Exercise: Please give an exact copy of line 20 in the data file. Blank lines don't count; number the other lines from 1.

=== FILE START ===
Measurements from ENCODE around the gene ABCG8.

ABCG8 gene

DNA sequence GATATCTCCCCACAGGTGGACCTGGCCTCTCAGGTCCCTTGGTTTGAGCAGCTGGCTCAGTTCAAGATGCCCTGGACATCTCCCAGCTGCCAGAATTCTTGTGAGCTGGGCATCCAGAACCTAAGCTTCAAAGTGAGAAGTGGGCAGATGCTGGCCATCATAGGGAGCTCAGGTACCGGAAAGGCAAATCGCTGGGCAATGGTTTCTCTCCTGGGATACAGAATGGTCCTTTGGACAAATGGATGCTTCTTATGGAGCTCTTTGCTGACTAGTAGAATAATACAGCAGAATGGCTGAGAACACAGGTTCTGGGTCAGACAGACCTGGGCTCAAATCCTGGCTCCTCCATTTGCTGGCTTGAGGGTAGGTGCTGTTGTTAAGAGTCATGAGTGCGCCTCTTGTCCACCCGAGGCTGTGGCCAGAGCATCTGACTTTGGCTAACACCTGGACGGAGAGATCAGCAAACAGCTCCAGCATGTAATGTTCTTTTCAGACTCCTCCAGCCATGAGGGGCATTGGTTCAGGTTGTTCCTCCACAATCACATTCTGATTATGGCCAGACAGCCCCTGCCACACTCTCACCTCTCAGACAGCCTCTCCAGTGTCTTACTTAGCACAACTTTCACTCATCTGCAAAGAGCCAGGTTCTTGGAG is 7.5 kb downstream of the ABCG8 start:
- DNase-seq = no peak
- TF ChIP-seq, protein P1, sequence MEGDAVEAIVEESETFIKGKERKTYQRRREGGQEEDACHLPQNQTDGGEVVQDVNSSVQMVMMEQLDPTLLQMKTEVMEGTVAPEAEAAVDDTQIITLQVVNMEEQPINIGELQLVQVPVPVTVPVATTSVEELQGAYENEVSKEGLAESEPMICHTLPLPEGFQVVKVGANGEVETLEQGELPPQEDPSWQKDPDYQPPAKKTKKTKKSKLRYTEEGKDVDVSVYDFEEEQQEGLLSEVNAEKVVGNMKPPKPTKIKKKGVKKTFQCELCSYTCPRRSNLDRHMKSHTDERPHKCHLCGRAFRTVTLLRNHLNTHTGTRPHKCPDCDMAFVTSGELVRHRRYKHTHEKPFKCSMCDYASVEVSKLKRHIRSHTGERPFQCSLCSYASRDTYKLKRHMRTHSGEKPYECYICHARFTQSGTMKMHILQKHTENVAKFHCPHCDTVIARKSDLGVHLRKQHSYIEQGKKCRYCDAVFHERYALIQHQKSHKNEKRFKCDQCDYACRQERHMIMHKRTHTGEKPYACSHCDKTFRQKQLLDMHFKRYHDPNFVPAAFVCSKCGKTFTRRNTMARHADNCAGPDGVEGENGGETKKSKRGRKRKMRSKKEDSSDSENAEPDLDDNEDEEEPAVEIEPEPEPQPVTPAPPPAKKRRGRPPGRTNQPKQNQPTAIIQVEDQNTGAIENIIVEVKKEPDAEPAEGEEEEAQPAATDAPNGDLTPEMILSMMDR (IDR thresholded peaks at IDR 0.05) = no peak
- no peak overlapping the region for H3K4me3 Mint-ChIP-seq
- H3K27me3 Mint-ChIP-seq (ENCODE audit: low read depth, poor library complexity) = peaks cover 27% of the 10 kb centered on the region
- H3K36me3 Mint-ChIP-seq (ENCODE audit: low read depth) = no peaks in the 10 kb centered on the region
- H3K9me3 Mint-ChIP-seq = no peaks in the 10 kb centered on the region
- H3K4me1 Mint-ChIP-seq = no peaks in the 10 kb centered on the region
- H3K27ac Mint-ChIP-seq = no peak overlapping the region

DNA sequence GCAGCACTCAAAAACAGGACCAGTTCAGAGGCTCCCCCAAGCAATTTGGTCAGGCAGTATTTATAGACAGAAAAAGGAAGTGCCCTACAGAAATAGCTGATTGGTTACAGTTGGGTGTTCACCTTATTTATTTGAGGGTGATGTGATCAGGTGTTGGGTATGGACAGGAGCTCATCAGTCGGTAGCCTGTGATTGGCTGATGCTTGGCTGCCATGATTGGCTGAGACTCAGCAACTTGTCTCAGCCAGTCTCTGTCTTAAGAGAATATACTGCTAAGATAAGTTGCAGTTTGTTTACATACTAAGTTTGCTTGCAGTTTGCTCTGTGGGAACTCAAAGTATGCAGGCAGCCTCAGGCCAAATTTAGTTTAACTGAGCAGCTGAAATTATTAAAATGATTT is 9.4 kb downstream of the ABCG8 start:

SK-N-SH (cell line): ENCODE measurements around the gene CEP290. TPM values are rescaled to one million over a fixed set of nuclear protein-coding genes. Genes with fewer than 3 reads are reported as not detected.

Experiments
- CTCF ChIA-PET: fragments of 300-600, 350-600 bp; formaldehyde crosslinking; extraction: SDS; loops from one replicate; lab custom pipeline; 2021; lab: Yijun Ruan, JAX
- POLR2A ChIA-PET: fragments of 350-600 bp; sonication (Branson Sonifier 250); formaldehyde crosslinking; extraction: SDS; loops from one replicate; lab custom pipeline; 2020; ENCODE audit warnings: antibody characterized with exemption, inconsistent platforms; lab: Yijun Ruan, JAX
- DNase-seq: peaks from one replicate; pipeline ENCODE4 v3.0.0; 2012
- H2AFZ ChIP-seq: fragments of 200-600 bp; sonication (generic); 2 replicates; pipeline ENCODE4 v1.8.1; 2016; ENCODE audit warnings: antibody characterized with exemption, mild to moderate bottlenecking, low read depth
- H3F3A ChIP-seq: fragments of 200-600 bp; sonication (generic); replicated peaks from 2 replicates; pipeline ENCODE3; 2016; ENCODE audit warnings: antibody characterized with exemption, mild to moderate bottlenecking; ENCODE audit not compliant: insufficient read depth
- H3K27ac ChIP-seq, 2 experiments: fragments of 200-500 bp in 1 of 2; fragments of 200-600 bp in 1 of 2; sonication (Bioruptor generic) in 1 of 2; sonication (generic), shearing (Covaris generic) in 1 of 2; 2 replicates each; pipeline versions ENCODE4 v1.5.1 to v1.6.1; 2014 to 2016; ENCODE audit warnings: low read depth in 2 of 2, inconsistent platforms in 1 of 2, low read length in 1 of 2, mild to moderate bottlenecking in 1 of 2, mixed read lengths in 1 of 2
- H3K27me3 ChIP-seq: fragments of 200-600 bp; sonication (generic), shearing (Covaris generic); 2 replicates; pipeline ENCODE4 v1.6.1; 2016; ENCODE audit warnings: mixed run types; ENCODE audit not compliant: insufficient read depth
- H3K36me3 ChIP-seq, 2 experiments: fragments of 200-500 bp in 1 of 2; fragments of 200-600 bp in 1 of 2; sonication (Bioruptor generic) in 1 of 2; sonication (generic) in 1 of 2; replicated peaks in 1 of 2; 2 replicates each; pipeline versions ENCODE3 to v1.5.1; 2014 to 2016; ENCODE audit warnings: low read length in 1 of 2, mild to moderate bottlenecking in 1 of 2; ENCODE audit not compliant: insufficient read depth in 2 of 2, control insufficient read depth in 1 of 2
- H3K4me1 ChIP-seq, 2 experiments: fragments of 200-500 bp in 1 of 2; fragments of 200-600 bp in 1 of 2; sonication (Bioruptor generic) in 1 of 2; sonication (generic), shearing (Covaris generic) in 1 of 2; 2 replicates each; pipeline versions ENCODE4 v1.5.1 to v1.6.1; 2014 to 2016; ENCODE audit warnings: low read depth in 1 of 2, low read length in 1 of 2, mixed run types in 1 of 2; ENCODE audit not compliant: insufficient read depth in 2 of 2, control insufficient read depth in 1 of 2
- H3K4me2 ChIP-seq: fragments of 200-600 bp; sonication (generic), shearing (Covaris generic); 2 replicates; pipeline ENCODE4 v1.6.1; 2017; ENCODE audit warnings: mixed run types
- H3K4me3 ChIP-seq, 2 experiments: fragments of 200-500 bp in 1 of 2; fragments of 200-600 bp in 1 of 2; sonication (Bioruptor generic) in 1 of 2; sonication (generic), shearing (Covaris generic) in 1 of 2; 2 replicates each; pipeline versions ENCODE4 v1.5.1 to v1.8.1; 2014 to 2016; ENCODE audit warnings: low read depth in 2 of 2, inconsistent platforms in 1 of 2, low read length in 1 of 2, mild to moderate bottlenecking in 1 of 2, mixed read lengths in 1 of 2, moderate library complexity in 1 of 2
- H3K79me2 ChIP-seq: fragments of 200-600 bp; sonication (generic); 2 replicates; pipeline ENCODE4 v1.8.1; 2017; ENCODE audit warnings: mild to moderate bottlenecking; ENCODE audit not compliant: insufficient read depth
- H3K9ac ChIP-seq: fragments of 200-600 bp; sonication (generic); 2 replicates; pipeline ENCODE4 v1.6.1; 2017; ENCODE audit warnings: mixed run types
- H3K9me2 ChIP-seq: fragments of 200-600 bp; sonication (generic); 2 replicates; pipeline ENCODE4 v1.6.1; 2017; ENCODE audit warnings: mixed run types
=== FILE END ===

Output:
- H3K27ac ChIP-seq, 2 experiments: fragments of 200-500 bp in 1 of 2; fragments of 200-600 bp in 1 of 2; sonication (Bioruptor generic) in 1 of 2; sonication (generic), shearing (Covaris generic) in 1 of 2; 2 replicates each; pipeline versions ENCODE4 v1.5.1 to v1.6.1; 2014 to 2016; ENCODE audit warnings: low read depth in 2 of 2, inconsistent platforms in 1 of 2, low read length in 1 of 2, mild to moderate bottlenecking in 1 of 2, mixed read lengths in 1 of 2